Sleep and Mental Illness is a book with a unique goal: to show the importance of sleep in mental illness. Sleep restriction and poor sleep quality are endemic in our culture, and behavioral health concerns are widespread as well. A resource that addresses the interplay of these diverse morbidities is welcome and deserves a spot in the libraries of medical specialists of all kinds. The text is divided into three main sections covering basic science, neuroendocrinology, and clinical science. Many chapters are well-written and well substantiated with up-to-date references, although a few are not written to the same standard of quality. In this review, we will highlight some of the strengths as well as some of the weaknesses that we perceived.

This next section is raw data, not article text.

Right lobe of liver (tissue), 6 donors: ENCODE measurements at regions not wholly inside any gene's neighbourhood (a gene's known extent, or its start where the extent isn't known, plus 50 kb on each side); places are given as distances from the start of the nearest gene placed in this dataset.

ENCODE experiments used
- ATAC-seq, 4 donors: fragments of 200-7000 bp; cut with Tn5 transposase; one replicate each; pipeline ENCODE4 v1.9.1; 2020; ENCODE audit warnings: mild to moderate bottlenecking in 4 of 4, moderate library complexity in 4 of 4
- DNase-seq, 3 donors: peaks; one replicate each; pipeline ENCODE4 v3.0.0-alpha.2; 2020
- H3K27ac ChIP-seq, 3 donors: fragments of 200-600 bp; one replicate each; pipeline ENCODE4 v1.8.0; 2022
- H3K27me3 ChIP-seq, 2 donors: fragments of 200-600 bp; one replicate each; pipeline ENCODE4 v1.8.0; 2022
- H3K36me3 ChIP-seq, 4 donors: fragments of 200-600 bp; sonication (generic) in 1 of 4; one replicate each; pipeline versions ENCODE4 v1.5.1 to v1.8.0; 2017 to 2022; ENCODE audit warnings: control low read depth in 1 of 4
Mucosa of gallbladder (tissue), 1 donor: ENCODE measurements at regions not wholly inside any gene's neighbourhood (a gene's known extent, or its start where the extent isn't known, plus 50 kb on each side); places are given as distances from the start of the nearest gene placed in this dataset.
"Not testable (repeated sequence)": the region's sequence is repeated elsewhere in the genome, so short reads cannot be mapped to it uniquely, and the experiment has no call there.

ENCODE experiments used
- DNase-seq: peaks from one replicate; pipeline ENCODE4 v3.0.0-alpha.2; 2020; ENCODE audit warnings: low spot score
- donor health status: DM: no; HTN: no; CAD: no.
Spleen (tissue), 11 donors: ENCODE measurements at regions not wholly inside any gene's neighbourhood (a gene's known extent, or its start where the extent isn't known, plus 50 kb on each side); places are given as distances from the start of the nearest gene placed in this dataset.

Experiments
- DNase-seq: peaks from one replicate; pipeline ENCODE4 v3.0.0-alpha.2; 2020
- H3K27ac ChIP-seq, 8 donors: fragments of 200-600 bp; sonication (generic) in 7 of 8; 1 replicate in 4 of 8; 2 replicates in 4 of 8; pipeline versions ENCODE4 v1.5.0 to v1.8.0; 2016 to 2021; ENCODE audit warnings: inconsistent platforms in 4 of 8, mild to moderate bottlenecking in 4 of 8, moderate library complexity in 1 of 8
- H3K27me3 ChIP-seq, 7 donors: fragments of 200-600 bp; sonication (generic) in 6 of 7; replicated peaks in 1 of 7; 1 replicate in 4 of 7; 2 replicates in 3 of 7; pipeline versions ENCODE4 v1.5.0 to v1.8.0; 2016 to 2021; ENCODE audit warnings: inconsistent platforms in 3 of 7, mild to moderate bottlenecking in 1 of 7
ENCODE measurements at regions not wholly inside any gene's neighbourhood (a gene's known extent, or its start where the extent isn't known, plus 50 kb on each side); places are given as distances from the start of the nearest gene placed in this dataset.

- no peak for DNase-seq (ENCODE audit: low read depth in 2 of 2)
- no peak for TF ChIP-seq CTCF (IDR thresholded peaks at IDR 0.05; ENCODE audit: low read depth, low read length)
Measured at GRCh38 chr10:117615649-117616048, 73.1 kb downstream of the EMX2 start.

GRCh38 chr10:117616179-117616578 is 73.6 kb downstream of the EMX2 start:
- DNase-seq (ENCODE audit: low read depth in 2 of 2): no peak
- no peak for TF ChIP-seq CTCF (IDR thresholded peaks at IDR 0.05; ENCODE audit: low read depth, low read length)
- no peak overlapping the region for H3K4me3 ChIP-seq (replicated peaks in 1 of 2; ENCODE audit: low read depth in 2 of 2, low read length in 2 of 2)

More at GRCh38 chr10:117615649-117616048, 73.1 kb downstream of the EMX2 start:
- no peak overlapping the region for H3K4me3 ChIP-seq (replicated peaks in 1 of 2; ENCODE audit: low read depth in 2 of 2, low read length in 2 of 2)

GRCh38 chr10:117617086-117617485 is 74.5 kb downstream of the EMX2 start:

In the neuroendocrinology section, chapter 10 discusses endocrine relationships across the reproductive cycle and is particularly well done. The reader is taken through the life cycle of a woman and important topics including biological rhythms, menstrual–cycle related mood symptoms, pregnancy, postpartum mood disorders, and menopause are competently and clearly addressed. Chapter 13 reviews the International Classification of Sleep Disorders and includes a good summary. Chapter 14 provides a nice review of Spielman's “3P” model of insomnia. There are other excellent chapters such as those reviewing the important topics of dementia, Prader-Willi syndrome, traumatic brain injury (TBI), and more. Other positive elements include the thorough discussion of wakefulness-promoting neurotransmitters and the role of hypocretin, although we were left confused as to whether one author considered hypocretin 1 and 2 both to be present in humans.